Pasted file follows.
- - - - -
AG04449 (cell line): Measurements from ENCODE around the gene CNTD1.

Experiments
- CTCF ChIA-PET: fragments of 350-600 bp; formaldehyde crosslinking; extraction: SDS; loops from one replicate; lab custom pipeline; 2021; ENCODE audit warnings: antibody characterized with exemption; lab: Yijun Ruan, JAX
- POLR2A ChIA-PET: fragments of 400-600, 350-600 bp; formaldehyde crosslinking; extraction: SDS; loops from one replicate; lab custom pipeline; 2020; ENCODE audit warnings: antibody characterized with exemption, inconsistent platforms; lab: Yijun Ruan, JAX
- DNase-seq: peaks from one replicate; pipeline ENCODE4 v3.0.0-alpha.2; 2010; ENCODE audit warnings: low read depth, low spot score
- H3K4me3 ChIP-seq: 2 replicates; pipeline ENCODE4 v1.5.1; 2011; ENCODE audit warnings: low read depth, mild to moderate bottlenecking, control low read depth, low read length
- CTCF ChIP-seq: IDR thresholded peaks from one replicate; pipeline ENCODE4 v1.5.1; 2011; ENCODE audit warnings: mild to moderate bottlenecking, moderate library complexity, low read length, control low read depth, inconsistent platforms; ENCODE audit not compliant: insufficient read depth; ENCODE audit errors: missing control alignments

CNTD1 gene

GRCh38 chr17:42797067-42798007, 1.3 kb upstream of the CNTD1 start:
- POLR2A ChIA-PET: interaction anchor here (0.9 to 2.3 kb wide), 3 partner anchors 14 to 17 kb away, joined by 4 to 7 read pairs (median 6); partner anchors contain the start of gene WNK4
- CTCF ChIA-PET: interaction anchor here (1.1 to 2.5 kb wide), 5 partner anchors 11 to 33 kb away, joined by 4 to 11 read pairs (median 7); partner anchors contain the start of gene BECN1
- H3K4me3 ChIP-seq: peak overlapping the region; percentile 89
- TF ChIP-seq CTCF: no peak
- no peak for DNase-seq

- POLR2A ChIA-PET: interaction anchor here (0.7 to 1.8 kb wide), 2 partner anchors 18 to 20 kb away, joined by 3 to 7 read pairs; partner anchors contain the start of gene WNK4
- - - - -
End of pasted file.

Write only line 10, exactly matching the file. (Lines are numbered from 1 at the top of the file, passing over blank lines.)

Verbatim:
- POLR2A ChIA-PET: interaction anchor here (0.9 to 2.3 kb wide), 3 partner anchors 14 to 17 kb away, joined by 4 to 7 read pairs (median 6); partner anchors contain the start of gene WNK4